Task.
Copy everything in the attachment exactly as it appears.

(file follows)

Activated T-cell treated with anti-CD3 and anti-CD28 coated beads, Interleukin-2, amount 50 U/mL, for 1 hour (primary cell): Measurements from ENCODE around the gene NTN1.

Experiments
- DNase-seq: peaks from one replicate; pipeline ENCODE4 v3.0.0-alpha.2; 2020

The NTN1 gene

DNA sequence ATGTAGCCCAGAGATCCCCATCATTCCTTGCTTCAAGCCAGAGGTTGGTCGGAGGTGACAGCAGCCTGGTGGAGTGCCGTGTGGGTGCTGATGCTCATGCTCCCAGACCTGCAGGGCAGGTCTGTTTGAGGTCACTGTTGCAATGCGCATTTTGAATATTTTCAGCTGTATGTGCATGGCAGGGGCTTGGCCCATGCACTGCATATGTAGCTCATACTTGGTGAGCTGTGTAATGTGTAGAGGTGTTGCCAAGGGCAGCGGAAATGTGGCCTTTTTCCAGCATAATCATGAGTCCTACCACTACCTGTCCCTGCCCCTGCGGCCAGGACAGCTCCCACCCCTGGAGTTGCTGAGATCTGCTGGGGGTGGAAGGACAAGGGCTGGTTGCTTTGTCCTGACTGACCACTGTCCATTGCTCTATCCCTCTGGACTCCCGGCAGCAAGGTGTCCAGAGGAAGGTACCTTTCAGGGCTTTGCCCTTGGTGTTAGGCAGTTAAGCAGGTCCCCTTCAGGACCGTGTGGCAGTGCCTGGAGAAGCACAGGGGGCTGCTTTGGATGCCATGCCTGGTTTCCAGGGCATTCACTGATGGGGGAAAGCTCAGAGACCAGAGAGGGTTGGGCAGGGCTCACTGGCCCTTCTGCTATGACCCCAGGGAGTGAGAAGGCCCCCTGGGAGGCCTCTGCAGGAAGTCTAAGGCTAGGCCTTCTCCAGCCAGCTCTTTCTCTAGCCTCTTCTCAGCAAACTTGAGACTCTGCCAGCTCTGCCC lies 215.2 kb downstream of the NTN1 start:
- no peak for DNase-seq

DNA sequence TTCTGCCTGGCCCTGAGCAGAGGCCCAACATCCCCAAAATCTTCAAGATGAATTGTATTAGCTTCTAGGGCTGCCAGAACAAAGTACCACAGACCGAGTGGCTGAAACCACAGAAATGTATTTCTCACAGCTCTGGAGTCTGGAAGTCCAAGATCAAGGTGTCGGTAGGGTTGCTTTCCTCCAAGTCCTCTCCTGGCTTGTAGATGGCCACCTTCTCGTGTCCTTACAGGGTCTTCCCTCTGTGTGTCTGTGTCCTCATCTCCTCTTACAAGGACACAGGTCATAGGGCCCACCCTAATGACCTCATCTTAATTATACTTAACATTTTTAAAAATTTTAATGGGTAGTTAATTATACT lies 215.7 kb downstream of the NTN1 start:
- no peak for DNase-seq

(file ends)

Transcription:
Activated T-cell treated with anti-CD3 and anti-CD28 coated beads, Interleukin-2, amount 50 U/mL, for 1 hour (primary cell): Measurements from ENCODE around the gene NTN1.

Experiments
- DNase-seq: peaks from one replicate; pipeline ENCODE4 v3.0.0-alpha.2; 2020

The NTN1 gene

DNA sequence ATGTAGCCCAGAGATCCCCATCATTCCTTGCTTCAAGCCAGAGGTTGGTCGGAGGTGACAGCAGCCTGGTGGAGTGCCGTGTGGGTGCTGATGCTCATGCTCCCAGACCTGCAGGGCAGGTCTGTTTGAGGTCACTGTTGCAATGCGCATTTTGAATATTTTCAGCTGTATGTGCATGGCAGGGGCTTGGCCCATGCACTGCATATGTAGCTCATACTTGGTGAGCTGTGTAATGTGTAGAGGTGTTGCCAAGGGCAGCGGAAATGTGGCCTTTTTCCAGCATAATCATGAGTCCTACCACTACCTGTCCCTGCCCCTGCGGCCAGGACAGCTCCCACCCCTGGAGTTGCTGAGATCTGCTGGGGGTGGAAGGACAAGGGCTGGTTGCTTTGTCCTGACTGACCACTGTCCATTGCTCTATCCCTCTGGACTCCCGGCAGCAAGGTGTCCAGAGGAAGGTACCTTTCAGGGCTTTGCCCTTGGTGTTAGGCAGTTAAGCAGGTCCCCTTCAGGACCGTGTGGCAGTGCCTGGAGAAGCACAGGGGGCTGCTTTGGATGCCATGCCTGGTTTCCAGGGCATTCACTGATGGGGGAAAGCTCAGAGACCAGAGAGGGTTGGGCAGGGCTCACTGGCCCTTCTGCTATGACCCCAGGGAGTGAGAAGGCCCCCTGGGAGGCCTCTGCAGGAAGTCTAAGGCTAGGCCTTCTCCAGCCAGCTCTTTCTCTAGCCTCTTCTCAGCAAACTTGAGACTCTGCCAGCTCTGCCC lies 215.2 kb downstream of the NTN1 start:
- no peak for DNase-seq

DNA sequence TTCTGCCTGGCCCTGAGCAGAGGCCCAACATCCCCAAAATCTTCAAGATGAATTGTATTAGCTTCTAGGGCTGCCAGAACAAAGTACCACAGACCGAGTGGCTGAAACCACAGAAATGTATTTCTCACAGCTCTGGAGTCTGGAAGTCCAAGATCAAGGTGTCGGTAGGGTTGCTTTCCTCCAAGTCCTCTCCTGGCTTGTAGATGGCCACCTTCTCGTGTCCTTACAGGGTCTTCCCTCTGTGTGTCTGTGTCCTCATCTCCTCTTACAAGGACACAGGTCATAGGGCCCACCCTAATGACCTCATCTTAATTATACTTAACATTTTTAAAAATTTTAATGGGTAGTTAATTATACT lies 215.7 kb downstream of the NTN1 start:
- no peak for DNase-seq